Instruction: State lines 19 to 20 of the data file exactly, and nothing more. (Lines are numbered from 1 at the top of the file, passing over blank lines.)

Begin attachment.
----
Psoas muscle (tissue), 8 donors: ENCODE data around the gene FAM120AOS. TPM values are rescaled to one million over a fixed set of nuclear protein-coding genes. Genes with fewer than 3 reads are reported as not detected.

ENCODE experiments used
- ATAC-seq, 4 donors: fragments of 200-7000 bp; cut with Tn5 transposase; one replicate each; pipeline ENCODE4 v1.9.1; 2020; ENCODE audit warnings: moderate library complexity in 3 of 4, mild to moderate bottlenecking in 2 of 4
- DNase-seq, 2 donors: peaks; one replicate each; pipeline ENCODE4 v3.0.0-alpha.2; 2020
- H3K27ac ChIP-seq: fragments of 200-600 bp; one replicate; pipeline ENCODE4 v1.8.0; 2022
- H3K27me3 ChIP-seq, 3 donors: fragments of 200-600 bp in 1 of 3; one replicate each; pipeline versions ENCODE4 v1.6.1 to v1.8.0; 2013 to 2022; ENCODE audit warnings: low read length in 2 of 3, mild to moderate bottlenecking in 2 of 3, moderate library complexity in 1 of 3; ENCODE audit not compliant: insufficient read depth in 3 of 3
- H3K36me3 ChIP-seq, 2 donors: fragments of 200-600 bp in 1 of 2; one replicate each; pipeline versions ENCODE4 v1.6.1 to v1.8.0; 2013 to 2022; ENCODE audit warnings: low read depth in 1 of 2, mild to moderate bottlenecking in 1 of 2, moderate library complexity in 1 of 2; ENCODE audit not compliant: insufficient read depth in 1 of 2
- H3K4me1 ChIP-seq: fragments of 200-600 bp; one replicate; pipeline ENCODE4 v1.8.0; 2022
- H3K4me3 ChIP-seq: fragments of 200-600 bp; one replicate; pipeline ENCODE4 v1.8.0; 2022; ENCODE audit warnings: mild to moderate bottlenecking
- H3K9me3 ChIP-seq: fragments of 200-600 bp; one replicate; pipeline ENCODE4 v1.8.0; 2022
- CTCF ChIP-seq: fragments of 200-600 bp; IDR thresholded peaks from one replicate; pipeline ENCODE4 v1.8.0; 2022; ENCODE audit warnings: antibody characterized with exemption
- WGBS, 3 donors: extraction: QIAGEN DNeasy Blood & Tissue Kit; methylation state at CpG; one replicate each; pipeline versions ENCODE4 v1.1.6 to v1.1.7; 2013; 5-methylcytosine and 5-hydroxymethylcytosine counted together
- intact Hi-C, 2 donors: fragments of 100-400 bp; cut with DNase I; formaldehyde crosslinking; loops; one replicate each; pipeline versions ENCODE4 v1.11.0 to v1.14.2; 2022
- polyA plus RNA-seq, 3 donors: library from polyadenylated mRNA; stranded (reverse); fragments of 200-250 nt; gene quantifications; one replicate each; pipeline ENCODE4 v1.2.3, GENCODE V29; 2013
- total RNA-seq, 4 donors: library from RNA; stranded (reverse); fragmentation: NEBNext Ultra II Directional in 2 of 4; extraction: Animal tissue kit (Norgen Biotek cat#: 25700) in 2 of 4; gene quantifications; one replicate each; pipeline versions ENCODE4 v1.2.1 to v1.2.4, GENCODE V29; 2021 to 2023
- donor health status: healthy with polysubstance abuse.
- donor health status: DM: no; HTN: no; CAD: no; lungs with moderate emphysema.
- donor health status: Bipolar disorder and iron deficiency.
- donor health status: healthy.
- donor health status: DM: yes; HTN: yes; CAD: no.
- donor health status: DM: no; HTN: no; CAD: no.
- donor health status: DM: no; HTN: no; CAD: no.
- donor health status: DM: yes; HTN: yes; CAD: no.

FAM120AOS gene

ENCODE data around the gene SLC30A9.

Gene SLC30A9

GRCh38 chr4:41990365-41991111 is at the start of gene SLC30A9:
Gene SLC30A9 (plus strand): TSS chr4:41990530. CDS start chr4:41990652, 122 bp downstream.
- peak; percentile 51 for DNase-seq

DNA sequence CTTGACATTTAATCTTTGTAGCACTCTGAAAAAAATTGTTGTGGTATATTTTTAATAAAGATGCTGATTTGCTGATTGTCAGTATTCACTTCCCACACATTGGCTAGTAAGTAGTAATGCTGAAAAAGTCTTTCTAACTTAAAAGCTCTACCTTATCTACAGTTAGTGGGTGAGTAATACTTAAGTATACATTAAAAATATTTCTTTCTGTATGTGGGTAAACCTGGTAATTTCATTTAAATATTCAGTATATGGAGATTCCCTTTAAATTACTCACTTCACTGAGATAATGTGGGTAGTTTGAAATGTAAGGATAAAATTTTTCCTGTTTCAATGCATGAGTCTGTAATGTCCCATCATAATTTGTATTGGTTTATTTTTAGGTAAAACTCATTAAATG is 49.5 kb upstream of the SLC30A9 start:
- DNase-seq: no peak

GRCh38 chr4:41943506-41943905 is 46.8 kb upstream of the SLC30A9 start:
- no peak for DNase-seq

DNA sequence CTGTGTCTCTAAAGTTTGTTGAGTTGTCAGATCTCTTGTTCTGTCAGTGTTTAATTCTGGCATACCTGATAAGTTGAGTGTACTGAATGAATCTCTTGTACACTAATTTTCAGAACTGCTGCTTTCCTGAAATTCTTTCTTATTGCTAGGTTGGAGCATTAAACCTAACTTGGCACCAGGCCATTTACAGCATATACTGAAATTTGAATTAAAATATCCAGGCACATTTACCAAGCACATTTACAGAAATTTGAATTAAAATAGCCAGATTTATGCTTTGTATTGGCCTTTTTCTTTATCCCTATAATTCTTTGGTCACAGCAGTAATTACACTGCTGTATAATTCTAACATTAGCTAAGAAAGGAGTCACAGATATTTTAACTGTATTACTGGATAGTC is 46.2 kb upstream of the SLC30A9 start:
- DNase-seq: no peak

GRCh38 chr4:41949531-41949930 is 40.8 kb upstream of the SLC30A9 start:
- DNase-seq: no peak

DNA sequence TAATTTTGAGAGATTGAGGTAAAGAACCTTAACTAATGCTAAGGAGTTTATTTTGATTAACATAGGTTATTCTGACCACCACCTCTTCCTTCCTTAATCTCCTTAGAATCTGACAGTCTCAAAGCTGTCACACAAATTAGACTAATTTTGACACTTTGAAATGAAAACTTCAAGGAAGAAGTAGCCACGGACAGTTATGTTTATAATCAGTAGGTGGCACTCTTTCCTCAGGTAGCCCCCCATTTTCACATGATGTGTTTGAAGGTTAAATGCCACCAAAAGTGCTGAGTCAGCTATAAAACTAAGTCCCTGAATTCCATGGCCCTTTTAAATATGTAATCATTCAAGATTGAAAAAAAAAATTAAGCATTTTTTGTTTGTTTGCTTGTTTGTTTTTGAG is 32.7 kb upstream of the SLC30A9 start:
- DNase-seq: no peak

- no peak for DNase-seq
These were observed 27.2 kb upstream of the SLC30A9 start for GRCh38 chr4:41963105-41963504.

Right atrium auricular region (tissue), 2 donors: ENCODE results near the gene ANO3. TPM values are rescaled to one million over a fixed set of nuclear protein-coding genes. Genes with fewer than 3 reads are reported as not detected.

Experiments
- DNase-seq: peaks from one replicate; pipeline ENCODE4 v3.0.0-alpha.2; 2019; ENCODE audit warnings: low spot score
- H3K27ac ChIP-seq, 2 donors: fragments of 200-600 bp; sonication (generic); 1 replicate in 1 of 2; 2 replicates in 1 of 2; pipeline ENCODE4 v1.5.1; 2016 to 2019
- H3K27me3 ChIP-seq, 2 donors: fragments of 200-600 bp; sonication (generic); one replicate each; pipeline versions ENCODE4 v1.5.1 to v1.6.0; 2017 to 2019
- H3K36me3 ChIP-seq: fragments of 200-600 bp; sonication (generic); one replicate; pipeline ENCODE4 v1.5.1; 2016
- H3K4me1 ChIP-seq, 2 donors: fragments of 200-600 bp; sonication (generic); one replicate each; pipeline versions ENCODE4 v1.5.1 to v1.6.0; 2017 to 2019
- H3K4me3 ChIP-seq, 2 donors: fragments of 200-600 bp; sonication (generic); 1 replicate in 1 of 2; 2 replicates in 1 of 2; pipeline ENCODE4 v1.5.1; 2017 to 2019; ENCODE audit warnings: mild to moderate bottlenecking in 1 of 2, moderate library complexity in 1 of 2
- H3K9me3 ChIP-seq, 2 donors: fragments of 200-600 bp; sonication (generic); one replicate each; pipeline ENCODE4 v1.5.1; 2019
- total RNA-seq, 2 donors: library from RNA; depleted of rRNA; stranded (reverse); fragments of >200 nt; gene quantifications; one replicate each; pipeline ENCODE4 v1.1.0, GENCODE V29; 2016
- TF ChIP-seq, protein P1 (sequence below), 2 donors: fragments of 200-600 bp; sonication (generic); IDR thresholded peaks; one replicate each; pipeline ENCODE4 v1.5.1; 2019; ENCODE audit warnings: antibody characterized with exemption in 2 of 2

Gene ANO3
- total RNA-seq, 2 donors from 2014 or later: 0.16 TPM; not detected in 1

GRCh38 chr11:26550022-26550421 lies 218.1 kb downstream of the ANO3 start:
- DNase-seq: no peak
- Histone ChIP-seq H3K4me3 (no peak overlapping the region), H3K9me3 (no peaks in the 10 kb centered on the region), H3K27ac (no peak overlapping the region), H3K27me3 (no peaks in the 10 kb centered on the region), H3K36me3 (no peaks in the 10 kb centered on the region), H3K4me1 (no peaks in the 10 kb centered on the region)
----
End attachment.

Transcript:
- donor health status: healthy.
- donor health status: DM: yes; HTN: yes; CAD: no.